In a recent article from The Washington Post, Barronelle Stutzman, the owner of Arlene’s Flowers in Richland, Washington, defends her decision to abstain from providing flowers for her friend’s same-sex wedding ceremony:
I’ve been a florist in Richmond, Wash., for more than 30 years. In that time, I’ve developed close relationships with many of my clients.
One of my favorites was Rob Ingersoll. Ingersoll came in often and we’d talk. Like me, he had an artistic eye. I’d try to create really special arrangements for him. I knew he was gay, but it didn’t matter — I enjoyed his company and his creativity.
Then he asked me to create the floral arrangements for his wedding. I love Rob, and I’d always been happy to design for his special days. But there’s something different about a wedding.
Ultimately, Stutzman decided to act according to her religious conscience, and had to turn down the offer:
When I told Rob, I felt terrible that I couldn’t share this day with him, as I’d shared so many with him before. I took his hands and said, “I’m sorry I can’t do your wedding because of my relationship with Jesus Christ.” Rob said he understood, and that he hoped his mom would walk him down the aisle, but he wasn’t sure. We talked about how he got engaged and why they decided to get married after all these years. He asked me for the names of other flower shops. I gave him the names of three floral artists that I knew would do a good job, because I knew he would want something very special. We hugged and he left.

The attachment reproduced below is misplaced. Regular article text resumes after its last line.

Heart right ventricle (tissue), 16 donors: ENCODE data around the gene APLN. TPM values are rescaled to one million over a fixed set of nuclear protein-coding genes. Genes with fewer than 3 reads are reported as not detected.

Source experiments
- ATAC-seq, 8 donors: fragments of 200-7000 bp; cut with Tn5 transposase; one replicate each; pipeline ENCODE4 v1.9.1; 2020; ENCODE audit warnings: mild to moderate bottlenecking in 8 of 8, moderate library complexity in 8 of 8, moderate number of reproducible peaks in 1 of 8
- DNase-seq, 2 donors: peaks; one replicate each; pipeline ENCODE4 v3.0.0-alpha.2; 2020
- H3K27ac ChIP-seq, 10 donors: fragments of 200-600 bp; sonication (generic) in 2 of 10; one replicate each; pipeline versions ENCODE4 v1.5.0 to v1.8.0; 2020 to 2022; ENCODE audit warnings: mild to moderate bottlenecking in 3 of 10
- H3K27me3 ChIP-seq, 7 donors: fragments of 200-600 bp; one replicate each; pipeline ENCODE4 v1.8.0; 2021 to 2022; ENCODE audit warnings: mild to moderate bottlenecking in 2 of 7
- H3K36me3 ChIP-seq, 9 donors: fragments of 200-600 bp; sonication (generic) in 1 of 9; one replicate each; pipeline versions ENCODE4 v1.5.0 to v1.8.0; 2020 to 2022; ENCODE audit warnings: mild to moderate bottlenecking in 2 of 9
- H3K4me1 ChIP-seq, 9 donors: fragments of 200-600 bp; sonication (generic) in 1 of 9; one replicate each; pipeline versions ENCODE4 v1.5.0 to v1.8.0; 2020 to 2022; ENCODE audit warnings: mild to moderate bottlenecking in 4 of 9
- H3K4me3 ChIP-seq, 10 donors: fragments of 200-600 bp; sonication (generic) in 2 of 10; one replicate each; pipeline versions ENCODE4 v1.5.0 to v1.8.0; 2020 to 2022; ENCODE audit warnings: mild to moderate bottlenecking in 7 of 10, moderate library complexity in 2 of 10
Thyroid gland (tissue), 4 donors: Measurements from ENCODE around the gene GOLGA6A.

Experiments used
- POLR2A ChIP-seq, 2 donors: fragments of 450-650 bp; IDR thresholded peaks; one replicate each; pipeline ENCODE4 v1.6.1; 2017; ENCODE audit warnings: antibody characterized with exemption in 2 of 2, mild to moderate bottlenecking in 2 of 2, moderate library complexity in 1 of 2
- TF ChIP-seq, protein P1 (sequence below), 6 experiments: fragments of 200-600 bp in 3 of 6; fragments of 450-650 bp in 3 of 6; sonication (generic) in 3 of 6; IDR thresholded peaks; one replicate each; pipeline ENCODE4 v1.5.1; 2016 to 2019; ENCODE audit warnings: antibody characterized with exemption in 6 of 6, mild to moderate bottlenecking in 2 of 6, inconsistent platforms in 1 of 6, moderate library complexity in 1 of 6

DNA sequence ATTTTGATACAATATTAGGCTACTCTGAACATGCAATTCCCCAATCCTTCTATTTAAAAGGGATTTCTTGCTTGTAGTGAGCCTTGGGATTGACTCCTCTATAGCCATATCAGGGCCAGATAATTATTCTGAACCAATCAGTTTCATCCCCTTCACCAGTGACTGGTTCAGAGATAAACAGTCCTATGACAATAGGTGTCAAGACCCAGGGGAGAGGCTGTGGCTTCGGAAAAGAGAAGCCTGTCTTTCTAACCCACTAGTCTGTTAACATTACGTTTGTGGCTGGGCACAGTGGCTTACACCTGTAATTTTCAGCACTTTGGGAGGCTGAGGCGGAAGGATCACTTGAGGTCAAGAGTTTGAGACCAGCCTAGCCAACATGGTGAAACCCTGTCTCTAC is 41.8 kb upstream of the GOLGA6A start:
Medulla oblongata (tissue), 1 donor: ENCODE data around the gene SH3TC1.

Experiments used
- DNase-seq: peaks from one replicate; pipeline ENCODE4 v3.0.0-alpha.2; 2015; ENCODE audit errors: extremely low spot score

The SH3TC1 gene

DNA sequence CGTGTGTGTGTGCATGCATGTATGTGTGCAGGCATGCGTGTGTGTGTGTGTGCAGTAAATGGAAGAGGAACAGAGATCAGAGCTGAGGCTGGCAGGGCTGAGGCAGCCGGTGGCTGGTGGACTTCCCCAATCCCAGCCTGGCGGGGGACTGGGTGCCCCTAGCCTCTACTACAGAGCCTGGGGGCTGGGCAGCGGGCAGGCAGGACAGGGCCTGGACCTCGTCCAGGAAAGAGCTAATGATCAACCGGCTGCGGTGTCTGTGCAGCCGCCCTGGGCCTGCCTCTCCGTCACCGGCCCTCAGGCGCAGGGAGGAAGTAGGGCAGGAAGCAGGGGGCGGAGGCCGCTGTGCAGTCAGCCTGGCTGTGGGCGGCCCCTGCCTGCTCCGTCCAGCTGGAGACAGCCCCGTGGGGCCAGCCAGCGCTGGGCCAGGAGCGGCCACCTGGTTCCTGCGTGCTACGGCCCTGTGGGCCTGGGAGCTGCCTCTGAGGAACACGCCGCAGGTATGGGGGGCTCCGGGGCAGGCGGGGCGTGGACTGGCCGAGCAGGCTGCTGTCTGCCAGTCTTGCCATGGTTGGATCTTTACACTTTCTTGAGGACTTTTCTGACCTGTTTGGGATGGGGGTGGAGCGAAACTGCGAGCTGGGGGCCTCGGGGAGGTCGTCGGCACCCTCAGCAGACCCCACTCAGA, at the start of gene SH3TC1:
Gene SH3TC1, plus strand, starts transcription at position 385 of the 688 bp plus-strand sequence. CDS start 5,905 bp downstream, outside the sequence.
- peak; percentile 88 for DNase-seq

I never imagined what would happen next. Washington State Attorney General Bob Ferguson sued me after hearing in the media what had happened. That was shocking. Even more surprising, Rob and his partner Curt, with their ACLU attorneys, filed suit shortly thereafter. A judge ruled against me, but this week, with the help of the Alliance Defending Freedom, I appealed.
We’ve always heard that same-sex marriage would never affect anyone aside from the same-sex couples who wanted to be married. But a judge recently told me that my freedom to live and work according to my beliefs about marriage expired the day same-sex marriage became the law in my state.
You can read the full article here.